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Thread: United States Invasive/Alien Species

  1. #1

    Exclamation United States Invasive/Alien Species

    Round Goby (Neogobius melanstomus)



    Identification:

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    Impacts: Feed off of native fish eggs (lake trout) and competes with similer species such as sculpin and logperch.


    Further Info:

    http://www.protectyourwaters.net/hit...round_goby.php
    http://www.glsc.usgs.gov/main.php?co..._invasive_fish




    Sea Lamprey (Petromyzon marinus)


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    Identification:
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    Impacts:
    Parasitic, feeds off of other fishes, particularly ciscos, walleye and lake trout. Hosts normally don't survive.

    Further Information:

    http://www.issg.org/database/species...=542&fr=1&sts=
    http://www.seagrant.wisc.edu/greatla...alamprey1.html

    Seeing as I can edit my post, I will add more shortly!
    **NOTE**Just because your state is not shaded on one of these maps, does not mean these species are not on in your area. Check your local DNR.
    Last edited by SurvivalKid; 02-18-2011 at 06:54 PM.


  2. #2
    Administrator Rick's Avatar
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    Good post! There is so much crap invading our waters. It's a good idea to run your boat through the car wash and hose it down with hot soapy water before heading to the next body of water. That will kill any hitchhikers that tagged on to your boat or trailer.

  3. #3

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    Thanks Rick, there are about 4-5 more I will be adding shortly. We truly do need to stop the invasive species to prevent further damage to our fishing waters. These sea lampreys have affected us a little bit lately but they have a wonderful program started towards killing these.

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    Good starter Thread,, sending rep California has its share of problems too,, I just took a look and was real surprised to learn that brown trout (shut up 2dumb) were not native to America ,,, http://www.defenders.org/resources/p...california.pdf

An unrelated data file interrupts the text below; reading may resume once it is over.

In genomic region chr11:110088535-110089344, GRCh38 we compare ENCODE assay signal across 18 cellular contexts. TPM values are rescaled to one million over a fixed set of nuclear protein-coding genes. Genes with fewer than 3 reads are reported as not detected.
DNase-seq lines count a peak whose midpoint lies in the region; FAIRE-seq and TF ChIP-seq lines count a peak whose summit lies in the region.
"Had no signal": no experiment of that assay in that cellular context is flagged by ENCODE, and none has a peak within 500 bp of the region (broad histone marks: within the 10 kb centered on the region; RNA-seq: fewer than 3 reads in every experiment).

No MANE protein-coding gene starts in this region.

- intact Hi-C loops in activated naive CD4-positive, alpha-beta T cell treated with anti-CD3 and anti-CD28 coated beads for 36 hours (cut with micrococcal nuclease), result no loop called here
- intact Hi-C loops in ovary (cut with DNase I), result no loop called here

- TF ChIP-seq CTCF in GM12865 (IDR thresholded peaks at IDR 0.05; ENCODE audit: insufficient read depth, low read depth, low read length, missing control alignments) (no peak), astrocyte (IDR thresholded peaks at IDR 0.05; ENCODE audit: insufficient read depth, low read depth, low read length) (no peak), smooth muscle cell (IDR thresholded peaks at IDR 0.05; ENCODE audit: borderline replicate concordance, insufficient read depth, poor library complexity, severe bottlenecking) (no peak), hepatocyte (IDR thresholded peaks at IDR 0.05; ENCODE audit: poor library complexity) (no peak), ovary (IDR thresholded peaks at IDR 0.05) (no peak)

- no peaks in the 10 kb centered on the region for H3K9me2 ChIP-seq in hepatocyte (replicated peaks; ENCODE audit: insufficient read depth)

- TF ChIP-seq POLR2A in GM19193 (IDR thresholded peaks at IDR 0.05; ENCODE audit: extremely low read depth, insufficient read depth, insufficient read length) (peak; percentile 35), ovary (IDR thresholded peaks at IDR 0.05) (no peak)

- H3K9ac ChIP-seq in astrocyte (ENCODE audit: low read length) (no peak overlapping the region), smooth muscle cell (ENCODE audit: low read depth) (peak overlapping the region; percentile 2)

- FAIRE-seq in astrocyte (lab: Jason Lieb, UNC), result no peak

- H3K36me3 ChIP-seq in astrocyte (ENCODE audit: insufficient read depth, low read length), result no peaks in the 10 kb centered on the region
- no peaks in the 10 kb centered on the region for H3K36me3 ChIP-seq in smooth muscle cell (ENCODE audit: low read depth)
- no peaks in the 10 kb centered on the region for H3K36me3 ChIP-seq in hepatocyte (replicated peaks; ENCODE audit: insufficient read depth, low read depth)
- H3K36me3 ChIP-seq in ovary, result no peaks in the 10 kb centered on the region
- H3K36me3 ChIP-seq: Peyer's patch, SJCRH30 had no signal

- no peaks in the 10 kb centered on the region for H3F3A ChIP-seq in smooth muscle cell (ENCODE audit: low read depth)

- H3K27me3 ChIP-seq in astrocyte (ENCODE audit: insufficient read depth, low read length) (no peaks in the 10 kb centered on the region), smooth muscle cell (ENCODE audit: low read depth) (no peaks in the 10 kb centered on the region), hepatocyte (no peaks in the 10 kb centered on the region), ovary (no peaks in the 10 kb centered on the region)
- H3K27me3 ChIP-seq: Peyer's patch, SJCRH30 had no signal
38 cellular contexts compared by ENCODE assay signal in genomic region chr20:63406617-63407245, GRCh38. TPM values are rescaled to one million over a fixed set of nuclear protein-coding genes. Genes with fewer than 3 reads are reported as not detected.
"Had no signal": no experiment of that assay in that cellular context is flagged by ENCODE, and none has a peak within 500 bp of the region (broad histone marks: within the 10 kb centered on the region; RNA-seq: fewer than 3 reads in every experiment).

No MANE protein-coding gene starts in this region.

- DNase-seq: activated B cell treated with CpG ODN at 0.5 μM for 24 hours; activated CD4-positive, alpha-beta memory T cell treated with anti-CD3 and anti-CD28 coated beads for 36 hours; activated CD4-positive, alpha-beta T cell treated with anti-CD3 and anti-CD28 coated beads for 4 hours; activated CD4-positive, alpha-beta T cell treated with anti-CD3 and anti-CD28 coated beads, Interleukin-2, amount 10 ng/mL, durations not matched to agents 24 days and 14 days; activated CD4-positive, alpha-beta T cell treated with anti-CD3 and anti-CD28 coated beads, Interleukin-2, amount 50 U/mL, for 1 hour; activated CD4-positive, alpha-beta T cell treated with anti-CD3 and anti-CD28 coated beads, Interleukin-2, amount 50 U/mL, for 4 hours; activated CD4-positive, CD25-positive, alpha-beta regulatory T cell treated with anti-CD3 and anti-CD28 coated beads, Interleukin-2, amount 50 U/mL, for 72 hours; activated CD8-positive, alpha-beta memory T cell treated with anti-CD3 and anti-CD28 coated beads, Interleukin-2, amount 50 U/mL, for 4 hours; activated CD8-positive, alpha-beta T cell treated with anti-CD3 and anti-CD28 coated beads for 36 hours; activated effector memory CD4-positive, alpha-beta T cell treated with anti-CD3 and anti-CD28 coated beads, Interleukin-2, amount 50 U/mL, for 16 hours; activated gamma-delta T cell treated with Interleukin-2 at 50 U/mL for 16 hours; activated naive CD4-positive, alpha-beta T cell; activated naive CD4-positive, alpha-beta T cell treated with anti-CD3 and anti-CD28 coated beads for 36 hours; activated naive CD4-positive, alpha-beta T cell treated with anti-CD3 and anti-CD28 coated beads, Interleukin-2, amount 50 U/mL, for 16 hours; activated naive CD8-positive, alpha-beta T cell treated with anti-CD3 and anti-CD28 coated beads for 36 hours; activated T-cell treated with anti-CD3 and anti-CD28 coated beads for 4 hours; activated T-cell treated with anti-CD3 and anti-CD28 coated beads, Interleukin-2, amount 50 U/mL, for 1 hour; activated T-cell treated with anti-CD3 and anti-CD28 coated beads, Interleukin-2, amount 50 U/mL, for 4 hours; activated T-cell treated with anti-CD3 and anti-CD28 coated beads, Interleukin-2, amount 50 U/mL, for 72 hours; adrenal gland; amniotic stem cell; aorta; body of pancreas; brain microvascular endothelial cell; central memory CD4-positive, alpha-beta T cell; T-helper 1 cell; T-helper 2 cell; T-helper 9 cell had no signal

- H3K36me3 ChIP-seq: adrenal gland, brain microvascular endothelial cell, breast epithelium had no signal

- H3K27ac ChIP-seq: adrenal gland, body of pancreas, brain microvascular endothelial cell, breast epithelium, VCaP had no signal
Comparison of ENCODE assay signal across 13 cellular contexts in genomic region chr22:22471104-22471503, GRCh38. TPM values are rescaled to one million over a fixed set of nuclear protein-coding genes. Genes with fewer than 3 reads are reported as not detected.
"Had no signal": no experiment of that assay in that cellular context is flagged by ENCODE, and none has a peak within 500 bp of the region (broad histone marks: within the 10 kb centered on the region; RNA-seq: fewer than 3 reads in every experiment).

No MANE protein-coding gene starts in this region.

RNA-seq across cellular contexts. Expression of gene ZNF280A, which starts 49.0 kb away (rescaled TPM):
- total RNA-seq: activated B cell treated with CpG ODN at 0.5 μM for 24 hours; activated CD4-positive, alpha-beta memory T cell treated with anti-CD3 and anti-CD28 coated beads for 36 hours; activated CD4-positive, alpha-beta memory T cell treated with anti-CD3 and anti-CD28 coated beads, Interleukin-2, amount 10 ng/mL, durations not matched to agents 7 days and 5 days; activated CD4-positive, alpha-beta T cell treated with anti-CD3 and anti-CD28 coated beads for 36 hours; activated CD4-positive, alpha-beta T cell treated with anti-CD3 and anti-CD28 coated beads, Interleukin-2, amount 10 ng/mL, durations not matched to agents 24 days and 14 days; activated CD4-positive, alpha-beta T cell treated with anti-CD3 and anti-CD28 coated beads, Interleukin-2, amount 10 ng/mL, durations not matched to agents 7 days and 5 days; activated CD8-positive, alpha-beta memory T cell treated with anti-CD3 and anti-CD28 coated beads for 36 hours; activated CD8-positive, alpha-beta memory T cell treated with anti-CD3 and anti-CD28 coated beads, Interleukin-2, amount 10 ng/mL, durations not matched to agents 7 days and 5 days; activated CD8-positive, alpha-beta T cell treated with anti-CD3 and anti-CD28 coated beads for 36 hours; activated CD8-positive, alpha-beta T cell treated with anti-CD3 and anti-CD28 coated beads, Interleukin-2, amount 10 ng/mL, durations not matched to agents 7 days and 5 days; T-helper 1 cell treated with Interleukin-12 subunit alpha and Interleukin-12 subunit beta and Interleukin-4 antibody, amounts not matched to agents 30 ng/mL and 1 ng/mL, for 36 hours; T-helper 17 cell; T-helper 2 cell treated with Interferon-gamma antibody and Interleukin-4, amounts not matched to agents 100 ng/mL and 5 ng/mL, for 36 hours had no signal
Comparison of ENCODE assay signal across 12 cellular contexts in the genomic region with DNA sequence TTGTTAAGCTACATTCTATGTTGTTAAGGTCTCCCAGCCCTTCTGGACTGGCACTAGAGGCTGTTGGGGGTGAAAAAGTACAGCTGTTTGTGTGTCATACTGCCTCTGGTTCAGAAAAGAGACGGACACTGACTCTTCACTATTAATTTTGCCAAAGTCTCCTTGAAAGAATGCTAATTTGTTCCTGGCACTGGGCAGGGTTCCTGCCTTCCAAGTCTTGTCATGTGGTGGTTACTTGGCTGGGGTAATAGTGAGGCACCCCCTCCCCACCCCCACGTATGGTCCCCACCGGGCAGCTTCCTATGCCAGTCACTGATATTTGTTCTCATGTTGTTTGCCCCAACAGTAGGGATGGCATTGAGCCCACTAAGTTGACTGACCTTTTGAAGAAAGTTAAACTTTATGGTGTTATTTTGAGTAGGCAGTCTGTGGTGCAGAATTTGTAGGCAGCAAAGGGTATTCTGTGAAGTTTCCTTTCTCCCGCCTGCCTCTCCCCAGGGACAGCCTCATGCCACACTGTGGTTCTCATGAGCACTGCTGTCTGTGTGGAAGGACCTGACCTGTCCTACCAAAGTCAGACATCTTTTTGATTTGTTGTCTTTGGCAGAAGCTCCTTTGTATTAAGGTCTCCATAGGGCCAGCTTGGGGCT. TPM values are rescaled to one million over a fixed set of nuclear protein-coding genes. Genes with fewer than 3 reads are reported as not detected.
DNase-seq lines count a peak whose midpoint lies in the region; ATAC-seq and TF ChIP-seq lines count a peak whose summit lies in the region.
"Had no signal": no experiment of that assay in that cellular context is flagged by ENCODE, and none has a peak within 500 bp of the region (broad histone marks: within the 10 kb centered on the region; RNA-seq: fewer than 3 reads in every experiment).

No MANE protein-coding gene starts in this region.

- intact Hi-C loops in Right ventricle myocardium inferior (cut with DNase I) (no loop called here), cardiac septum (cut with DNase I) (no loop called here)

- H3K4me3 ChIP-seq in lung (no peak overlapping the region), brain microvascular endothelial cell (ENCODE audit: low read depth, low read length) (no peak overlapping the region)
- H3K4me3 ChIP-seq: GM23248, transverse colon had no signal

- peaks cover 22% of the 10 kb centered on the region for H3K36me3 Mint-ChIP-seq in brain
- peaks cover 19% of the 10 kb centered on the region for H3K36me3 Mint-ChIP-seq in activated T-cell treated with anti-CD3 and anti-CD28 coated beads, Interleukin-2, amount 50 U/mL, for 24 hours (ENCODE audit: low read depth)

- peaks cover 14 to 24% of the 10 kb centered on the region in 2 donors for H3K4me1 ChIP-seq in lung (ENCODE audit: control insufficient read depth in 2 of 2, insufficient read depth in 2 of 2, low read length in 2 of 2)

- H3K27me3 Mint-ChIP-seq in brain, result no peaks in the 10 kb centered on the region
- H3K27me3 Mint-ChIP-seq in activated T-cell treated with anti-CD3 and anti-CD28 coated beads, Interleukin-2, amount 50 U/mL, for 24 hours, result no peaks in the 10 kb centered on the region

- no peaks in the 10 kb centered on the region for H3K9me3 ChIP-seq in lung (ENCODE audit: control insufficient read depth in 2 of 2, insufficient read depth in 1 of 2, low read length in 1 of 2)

5. #5

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    Quote Originally Posted by Justin Case View Post
    Good starter Thread,, sending rep California has its share of problems too,, I just took a look and was real surprised to lean that brown trout (shut up 2dumb) were not native to America ,,, http://www.defenders.org/resources/p...california.pdf
    That is correct, it was native to Europe.

  6. #6

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    Running your boat through the car wash won't do it.
    Here are the current disinfection procedures for Zebra Mussels.
    http://www.mass.gov/dfwele/dfw/nhesp...infectants.htm

  7. #7
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    Yeah, the great lakes region were totally invaded by Zebra shells...... ruined a friends boat and he had to gut the engine and replace everything.

  8. #8
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    Actually NO trout are native, salmon yes, but no trout. The first trouts to come to America's were brought here by Germans, Russians and UK in the early 1700's. This includes Rainbow, Brooke and Browns.....and now Yellow trout have broke the breeding gap that the lovely folks that invented them said they could never do that and are now breeding like freakin carp.

    There is a ring worm causing "whirling disease" recently (last 15 years) that was tracked from stream to stream by fly fisherman on their waders, boots and float tubes and it dang near desimated the trout population in the USA. It is still an ongoing problem for places like Montana, Utah, Colorado and a few other USED to be Trout fishing resorts. It attacks the small fry of the trout and makes them swim in a circle and not able to grow. The trout dissappeared because of no new fish and the ones there were over fished out.

    http://wildlife.state.co.us/Fishing/...ingDisease.htm

  9. #9

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    The zebra mussels are really cleaning up the water, but that has a negative effect on the waters and their inhabitants, not to mention taking up spawning gorounds and such. Here in Michigan i have a new motto; if it weren't for invasive species we'd have no species at all.

    if it weren't for invasive species I'd never have made a bow drill fire. White pine is our state tree and in the area I live it's considered an invasive species and is being eradicated by the DNR.

    Nearly all of our game fish are non-natives.

  10. #10

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    White pine has some problems right now. Are you sure it is the tree that's the problem and not the Blister Rust?
    http://www.plantmanagementnetwork.or...ent/whitepine/

    Right now I'm just outside the quarantine area for the Asian Longhorn Beetle.
    http://www.uvm.edu/albeetle/biology/index.html
    People have been spreading it by transporting log wood to campsites all over the northeast. It will kill a tree in a season. The city of Worcester had to cut down and burn thousands of infested trees.